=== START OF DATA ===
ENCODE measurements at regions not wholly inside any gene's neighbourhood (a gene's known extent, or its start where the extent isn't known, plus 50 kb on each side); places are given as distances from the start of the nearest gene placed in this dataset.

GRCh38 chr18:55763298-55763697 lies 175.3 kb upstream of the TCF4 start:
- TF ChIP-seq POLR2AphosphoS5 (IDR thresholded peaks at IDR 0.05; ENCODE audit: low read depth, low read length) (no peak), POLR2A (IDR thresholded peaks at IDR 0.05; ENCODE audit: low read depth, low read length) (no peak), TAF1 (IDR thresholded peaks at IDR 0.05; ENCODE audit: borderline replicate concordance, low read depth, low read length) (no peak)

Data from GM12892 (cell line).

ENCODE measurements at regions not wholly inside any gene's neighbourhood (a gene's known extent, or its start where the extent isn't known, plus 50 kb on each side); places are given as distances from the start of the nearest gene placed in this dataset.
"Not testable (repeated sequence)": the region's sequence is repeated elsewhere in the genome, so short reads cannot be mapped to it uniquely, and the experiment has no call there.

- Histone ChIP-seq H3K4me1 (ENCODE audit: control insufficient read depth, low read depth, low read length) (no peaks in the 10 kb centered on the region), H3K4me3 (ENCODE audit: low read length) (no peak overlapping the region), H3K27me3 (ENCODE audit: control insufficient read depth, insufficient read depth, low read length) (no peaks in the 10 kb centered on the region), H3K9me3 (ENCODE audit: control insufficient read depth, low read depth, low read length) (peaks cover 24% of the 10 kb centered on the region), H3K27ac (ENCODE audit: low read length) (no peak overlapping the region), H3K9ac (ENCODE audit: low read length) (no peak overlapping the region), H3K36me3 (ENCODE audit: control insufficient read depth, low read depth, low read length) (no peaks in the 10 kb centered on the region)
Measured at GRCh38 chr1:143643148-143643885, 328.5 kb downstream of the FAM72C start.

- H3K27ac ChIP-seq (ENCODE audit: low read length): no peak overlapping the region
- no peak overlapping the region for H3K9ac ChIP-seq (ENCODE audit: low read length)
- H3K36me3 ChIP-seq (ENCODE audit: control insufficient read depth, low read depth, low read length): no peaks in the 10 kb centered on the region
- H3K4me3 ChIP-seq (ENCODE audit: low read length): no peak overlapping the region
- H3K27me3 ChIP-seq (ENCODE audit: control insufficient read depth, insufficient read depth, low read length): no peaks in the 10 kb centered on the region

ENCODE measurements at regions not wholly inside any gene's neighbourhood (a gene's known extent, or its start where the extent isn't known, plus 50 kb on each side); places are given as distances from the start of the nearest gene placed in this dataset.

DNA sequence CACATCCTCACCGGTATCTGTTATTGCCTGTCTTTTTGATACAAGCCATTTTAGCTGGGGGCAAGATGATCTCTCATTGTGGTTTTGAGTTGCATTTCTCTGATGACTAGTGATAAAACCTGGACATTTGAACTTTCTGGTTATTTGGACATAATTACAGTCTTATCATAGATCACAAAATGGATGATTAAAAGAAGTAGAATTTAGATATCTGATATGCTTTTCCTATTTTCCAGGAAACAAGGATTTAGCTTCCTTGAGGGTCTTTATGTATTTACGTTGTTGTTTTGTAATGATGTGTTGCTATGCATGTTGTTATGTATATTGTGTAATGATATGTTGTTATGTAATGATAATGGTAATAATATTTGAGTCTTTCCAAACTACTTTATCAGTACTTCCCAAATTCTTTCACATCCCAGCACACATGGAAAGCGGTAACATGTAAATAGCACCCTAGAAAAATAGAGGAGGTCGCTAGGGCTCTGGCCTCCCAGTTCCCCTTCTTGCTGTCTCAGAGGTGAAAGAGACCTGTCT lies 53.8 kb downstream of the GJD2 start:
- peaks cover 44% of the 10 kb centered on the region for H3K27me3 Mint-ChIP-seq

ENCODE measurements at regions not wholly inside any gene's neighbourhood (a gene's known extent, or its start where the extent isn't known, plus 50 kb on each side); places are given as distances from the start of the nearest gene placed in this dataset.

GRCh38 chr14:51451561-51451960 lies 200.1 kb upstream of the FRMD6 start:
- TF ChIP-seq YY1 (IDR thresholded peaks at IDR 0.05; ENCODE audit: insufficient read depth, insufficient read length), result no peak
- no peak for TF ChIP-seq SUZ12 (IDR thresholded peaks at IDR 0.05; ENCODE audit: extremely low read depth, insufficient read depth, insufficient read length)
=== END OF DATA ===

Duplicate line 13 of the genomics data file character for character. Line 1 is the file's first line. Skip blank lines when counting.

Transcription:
- H3K27me3 ChIP-seq (ENCODE audit: control insufficient read depth, insufficient read depth, low read length): no peaks in the 10 kb centered on the region